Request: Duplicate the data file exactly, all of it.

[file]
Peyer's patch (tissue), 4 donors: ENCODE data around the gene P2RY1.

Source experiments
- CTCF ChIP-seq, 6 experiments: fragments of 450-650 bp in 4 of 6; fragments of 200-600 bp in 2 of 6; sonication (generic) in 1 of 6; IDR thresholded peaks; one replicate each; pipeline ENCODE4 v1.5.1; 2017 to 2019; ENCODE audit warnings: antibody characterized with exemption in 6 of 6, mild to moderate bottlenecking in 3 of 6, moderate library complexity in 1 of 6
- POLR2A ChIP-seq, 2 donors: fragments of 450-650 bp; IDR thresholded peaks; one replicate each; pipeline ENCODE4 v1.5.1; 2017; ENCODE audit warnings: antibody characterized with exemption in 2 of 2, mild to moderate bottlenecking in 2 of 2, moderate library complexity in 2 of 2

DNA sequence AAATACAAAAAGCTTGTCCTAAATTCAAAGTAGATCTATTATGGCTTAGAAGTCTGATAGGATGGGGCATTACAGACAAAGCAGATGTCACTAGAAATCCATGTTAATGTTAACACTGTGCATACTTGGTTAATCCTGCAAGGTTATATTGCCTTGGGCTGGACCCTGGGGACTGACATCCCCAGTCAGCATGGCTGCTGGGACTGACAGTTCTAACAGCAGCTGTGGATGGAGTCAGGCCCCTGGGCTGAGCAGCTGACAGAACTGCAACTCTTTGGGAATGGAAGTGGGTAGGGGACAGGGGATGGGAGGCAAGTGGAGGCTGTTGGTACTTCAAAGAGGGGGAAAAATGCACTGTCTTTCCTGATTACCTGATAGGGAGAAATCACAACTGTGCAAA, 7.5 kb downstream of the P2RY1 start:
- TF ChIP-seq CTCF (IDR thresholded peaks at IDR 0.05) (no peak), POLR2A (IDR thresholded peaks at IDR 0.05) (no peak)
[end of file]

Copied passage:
Peyer's patch (tissue), 4 donors: ENCODE data around the gene P2RY1.

Source experiments
- CTCF ChIP-seq, 6 experiments: fragments of 450-650 bp in 4 of 6; fragments of 200-600 bp in 2 of 6; sonication (generic) in 1 of 6; IDR thresholded peaks; one replicate each; pipeline ENCODE4 v1.5.1; 2017 to 2019; ENCODE audit warnings: antibody characterized with exemption in 6 of 6, mild to moderate bottlenecking in 3 of 6, moderate library complexity in 1 of 6
- POLR2A ChIP-seq, 2 donors: fragments of 450-650 bp; IDR thresholded peaks; one replicate each; pipeline ENCODE4 v1.5.1; 2017; ENCODE audit warnings: antibody characterized with exemption in 2 of 2, mild to moderate bottlenecking in 2 of 2, moderate library complexity in 2 of 2

DNA sequence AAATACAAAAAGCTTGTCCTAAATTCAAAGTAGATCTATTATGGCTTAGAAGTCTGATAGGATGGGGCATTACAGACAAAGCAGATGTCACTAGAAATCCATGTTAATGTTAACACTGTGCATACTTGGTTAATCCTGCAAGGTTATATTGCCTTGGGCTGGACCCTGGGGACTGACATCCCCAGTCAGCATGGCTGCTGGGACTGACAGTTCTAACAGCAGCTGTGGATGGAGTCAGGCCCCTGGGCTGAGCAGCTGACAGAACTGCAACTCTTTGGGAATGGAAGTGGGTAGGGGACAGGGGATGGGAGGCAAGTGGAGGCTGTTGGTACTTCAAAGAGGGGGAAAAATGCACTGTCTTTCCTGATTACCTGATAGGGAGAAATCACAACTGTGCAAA, 7.5 kb downstream of the P2RY1 start:
- TF ChIP-seq CTCF (IDR thresholded peaks at IDR 0.05) (no peak), POLR2A (IDR thresholded peaks at IDR 0.05) (no peak)